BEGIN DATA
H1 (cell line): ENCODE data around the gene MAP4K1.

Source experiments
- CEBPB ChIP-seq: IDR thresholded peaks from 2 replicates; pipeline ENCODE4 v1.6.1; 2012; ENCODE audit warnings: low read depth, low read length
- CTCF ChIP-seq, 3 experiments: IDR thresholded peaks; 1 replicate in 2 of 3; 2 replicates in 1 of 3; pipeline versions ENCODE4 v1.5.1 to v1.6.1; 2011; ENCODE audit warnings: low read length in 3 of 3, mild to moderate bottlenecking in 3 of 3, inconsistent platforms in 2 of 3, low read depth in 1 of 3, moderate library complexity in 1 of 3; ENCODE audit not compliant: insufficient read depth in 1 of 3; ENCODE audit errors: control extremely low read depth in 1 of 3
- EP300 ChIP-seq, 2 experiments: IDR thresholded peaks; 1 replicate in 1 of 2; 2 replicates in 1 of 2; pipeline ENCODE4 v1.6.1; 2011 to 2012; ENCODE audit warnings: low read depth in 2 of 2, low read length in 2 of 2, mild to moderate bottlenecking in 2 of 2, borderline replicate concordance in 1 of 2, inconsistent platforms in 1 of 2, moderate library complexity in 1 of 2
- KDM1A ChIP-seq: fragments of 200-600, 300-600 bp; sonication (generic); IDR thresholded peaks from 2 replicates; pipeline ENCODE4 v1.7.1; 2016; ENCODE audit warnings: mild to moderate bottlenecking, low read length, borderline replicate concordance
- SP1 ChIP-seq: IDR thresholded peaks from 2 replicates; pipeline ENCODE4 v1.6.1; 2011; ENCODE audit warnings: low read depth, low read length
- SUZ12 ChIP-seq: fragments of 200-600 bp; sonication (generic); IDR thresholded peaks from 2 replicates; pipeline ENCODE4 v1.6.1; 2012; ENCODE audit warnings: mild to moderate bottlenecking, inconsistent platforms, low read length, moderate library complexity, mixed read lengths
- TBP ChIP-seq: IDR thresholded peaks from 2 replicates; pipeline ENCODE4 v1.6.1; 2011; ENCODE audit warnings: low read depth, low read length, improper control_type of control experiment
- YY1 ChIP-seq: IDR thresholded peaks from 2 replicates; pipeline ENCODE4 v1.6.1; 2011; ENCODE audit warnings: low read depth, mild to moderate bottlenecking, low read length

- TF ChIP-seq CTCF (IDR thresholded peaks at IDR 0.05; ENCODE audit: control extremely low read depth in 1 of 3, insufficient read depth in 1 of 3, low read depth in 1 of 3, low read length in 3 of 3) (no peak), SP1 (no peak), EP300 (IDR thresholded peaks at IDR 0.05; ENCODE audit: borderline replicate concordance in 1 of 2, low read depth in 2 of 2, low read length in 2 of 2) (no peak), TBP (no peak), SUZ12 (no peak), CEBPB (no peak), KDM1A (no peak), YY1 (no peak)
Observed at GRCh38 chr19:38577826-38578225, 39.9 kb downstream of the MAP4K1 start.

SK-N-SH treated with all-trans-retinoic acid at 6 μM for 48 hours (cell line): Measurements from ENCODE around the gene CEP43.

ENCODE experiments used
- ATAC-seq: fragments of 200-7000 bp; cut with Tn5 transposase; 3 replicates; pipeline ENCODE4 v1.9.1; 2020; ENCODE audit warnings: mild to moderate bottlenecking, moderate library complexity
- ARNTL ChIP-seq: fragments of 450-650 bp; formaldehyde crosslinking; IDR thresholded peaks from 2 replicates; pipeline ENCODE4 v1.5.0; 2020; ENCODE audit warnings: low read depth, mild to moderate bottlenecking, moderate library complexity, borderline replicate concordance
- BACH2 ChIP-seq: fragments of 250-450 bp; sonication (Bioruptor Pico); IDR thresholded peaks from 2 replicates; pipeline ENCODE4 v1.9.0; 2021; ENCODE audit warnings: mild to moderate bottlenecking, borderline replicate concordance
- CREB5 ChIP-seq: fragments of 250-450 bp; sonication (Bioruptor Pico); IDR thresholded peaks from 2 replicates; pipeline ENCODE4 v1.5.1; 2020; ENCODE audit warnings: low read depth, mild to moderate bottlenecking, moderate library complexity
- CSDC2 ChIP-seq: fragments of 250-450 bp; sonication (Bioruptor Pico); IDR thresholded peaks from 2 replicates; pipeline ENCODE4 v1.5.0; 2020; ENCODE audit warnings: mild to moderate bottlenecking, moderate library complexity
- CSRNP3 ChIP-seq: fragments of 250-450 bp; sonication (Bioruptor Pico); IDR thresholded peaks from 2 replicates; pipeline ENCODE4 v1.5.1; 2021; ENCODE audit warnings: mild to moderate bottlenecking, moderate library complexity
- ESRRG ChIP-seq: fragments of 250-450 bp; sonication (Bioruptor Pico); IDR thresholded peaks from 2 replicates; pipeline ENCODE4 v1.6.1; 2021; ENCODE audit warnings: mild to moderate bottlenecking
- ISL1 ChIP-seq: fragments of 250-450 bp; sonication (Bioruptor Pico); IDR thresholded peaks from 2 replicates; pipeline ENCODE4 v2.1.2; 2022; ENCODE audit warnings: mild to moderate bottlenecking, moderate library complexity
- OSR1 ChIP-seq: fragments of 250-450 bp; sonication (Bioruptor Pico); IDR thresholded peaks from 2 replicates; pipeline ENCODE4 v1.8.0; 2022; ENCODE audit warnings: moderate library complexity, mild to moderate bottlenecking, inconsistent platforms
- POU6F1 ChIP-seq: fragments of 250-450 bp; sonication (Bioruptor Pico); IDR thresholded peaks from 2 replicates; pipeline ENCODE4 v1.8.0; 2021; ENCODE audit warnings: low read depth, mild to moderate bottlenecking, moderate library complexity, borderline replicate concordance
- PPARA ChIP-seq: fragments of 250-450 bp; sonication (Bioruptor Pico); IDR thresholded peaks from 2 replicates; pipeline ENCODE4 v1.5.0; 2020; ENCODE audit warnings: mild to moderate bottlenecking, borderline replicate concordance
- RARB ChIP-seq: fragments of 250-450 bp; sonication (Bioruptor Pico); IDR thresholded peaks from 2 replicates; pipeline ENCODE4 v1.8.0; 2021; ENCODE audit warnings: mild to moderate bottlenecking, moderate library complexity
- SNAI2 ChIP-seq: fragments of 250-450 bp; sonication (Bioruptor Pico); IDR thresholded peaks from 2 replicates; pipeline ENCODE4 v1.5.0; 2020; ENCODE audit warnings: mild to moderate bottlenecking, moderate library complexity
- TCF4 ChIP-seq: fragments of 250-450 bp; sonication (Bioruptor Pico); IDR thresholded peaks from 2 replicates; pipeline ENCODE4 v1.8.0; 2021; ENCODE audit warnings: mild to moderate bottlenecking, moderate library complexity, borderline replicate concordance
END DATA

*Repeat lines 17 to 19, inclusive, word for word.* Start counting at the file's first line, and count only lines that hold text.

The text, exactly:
- BACH2 ChIP-seq: fragments of 250-450 bp; sonication (Bioruptor Pico); IDR thresholded peaks from 2 replicates; pipeline ENCODE4 v1.9.0; 2021; ENCODE audit warnings: mild to moderate bottlenecking, borderline replicate concordance
- CREB5 ChIP-seq: fragments of 250-450 bp; sonication (Bioruptor Pico); IDR thresholded peaks from 2 replicates; pipeline ENCODE4 v1.5.1; 2020; ENCODE audit warnings: low read depth, mild to moderate bottlenecking, moderate library complexity
- CSDC2 ChIP-seq: fragments of 250-450 bp; sonication (Bioruptor Pico); IDR thresholded peaks from 2 replicates; pipeline ENCODE4 v1.5.0; 2020; ENCODE audit warnings: mild to moderate bottlenecking, moderate library complexity